"At a moment when we all should be doing whatever we can to open up job opportunities to the unemployed, it is profoundly disturbing that the trend of deliberately excluding the jobless from work opportunities is on the rise," Executive Director Christine Owens said.
It is unclear how many employers are excluding the jobless from job openings, but there is anecdotal evidence that it is on the rise, McClatchy Newspapers reported Thursday.
Companies could be screening out jobless applicants on their own, without listing that in an ad displayed in public. Some job postings have surfaced, meanwhile, that spell out the criteria by stating, "applicant must have a job," the newspaper chain said.
Some ads list a time limit, calling for applicants who have not been unemployed for three months or six months.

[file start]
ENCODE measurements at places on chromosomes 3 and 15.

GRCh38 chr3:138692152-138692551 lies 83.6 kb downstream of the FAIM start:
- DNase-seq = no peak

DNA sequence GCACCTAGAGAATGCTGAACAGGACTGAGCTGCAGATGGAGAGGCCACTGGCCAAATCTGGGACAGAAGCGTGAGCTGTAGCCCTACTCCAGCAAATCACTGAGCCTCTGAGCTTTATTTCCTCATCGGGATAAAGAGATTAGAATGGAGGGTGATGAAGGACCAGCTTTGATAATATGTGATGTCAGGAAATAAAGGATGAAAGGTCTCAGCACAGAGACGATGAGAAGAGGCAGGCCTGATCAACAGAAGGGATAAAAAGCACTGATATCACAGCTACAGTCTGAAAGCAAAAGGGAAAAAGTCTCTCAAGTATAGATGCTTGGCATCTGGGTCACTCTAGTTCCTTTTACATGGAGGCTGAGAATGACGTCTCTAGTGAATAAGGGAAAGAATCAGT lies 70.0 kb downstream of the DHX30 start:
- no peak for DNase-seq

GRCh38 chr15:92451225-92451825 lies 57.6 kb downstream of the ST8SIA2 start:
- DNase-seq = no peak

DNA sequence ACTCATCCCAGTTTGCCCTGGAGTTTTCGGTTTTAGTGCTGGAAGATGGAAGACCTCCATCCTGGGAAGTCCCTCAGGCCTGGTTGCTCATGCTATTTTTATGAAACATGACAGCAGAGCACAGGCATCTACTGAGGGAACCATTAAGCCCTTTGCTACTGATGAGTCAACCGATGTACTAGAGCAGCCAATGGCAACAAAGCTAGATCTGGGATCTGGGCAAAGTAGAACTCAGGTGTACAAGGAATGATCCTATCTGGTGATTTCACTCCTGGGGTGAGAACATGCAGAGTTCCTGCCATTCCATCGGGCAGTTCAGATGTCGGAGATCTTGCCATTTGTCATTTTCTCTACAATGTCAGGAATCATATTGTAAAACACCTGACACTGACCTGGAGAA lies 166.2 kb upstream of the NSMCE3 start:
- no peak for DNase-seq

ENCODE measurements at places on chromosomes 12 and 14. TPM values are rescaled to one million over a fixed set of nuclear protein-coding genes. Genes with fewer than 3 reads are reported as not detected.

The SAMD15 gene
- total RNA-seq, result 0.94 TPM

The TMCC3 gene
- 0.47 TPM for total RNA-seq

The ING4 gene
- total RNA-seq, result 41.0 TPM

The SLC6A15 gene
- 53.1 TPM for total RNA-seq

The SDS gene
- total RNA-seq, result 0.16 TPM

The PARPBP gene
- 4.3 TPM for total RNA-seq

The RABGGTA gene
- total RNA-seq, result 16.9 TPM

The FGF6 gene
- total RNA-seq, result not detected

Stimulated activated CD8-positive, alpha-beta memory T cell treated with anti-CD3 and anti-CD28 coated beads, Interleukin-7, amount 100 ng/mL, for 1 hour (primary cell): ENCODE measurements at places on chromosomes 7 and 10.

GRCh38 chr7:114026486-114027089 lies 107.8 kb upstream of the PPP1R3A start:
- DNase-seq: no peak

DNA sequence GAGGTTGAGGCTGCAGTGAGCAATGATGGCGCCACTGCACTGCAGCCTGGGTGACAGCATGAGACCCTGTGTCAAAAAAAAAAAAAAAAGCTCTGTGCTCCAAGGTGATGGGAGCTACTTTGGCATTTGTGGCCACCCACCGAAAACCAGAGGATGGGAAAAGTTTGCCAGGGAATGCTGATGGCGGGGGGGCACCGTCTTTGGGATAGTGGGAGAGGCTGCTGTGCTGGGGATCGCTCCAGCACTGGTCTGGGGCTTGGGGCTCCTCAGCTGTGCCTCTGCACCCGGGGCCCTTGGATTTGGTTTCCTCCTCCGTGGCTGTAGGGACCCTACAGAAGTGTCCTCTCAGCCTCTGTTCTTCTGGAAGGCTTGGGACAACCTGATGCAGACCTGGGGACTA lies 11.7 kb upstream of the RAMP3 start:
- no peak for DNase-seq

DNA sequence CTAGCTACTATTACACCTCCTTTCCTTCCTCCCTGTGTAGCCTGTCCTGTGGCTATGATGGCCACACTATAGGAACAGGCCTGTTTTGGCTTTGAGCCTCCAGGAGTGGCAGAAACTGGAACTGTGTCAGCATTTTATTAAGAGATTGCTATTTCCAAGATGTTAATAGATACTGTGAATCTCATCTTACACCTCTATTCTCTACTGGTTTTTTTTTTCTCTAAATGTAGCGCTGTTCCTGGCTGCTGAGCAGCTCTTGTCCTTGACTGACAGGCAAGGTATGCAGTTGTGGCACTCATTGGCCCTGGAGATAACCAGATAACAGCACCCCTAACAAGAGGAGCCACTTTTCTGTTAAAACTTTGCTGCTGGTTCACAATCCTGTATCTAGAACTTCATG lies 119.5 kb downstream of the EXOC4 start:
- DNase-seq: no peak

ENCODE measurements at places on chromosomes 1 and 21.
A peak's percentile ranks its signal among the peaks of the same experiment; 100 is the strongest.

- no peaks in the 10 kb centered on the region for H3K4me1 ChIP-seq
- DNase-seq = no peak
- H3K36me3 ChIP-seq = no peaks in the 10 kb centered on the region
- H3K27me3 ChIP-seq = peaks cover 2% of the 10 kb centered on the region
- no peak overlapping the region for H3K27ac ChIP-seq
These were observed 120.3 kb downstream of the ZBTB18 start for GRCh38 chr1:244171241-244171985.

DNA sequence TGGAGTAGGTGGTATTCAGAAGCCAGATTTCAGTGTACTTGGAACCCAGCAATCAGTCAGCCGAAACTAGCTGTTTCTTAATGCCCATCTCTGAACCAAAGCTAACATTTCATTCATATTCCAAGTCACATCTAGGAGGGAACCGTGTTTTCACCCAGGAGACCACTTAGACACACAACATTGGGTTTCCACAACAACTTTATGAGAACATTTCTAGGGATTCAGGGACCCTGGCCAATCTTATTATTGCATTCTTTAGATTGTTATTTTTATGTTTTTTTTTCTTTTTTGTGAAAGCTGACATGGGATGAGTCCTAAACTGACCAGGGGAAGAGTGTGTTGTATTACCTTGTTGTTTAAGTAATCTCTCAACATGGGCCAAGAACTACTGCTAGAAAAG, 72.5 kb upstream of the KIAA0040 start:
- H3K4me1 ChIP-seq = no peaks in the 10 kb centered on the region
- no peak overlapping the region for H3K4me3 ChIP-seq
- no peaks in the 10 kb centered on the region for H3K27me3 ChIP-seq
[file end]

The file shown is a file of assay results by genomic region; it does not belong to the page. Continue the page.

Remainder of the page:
At a public hearing at the Equal Employment Opportunity Commission in Washington, the assistant secretary for policy at the Labor Department, William Spriggs, said discriminating against unemployed workers could, in effect, be a way to discriminate against minority groups.
"When employers exclude the unemployed from the applicant pool, they are likely to be excluding Latinos and African-Americans," he said.
Online employment listing service Monster.com spokesman Mathew Henson said it was against company policy to list a job with the caveat that the applicant have a job.
Wisconsin business offering 'therapeutic cuddling' forced to close
Megyn Kelly: Santa Claus and Jesus are both white men